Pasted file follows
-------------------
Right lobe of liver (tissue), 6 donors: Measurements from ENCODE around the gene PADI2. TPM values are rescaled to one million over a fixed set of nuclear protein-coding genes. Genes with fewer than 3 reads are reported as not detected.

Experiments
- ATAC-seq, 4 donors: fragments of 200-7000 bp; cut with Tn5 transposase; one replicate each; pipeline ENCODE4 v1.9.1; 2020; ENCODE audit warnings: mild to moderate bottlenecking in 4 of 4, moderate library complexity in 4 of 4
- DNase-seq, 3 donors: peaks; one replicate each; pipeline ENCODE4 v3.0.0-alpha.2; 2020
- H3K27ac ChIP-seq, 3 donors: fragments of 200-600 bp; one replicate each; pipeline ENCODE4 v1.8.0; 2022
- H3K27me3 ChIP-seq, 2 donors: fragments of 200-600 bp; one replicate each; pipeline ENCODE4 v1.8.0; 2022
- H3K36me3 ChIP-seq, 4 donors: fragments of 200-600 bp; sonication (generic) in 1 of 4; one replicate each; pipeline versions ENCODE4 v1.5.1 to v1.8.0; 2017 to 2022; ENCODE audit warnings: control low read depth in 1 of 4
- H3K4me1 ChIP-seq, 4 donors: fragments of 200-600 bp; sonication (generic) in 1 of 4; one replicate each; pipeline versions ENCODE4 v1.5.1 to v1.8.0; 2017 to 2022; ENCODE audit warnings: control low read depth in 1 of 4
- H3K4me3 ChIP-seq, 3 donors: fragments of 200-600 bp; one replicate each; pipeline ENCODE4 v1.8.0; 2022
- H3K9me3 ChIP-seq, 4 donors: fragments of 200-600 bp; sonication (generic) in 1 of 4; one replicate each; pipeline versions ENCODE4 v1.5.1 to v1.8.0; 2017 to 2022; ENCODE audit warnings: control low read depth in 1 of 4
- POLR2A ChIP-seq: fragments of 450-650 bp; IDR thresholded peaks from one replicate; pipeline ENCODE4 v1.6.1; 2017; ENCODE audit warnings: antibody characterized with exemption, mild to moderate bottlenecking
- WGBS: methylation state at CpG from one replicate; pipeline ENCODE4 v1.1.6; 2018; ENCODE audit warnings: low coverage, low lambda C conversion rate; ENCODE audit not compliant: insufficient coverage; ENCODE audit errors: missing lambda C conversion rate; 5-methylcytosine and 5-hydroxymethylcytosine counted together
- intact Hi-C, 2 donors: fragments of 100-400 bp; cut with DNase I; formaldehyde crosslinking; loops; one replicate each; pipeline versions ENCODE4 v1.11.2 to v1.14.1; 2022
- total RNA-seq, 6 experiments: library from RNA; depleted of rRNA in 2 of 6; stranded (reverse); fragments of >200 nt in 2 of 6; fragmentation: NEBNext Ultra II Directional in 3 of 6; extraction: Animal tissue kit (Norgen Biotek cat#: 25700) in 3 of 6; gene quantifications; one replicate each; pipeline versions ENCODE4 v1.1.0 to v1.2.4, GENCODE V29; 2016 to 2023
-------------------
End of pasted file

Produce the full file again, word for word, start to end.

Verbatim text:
Right lobe of liver (tissue), 6 donors: Measurements from ENCODE around the gene PADI2. TPM values are rescaled to one million over a fixed set of nuclear protein-coding genes. Genes with fewer than 3 reads are reported as not detected.

Experiments
- ATAC-seq, 4 donors: fragments of 200-7000 bp; cut with Tn5 transposase; one replicate each; pipeline ENCODE4 v1.9.1; 2020; ENCODE audit warnings: mild to moderate bottlenecking in 4 of 4, moderate library complexity in 4 of 4
- DNase-seq, 3 donors: peaks; one replicate each; pipeline ENCODE4 v3.0.0-alpha.2; 2020
- H3K27ac ChIP-seq, 3 donors: fragments of 200-600 bp; one replicate each; pipeline ENCODE4 v1.8.0; 2022
- H3K27me3 ChIP-seq, 2 donors: fragments of 200-600 bp; one replicate each; pipeline ENCODE4 v1.8.0; 2022
- H3K36me3 ChIP-seq, 4 donors: fragments of 200-600 bp; sonication (generic) in 1 of 4; one replicate each; pipeline versions ENCODE4 v1.5.1 to v1.8.0; 2017 to 2022; ENCODE audit warnings: control low read depth in 1 of 4
- H3K4me1 ChIP-seq, 4 donors: fragments of 200-600 bp; sonication (generic) in 1 of 4; one replicate each; pipeline versions ENCODE4 v1.5.1 to v1.8.0; 2017 to 2022; ENCODE audit warnings: control low read depth in 1 of 4
- H3K4me3 ChIP-seq, 3 donors: fragments of 200-600 bp; one replicate each; pipeline ENCODE4 v1.8.0; 2022
- H3K9me3 ChIP-seq, 4 donors: fragments of 200-600 bp; sonication (generic) in 1 of 4; one replicate each; pipeline versions ENCODE4 v1.5.1 to v1.8.0; 2017 to 2022; ENCODE audit warnings: control low read depth in 1 of 4
- POLR2A ChIP-seq: fragments of 450-650 bp; IDR thresholded peaks from one replicate; pipeline ENCODE4 v1.6.1; 2017; ENCODE audit warnings: antibody characterized with exemption, mild to moderate bottlenecking
- WGBS: methylation state at CpG from one replicate; pipeline ENCODE4 v1.1.6; 2018; ENCODE audit warnings: low coverage, low lambda C conversion rate; ENCODE audit not compliant: insufficient coverage; ENCODE audit errors: missing lambda C conversion rate; 5-methylcytosine and 5-hydroxymethylcytosine counted together
- intact Hi-C, 2 donors: fragments of 100-400 bp; cut with DNase I; formaldehyde crosslinking; loops; one replicate each; pipeline versions ENCODE4 v1.11.2 to v1.14.1; 2022
- total RNA-seq, 6 experiments: library from RNA; depleted of rRNA in 2 of 6; stranded (reverse); fragments of >200 nt in 2 of 6; fragmentation: NEBNext Ultra II Directional in 3 of 6; extraction: Animal tissue kit (Norgen Biotek cat#: 25700) in 3 of 6; gene quantifications; one replicate each; pipeline versions ENCODE4 v1.1.0 to v1.2.4, GENCODE V29; 2016 to 2023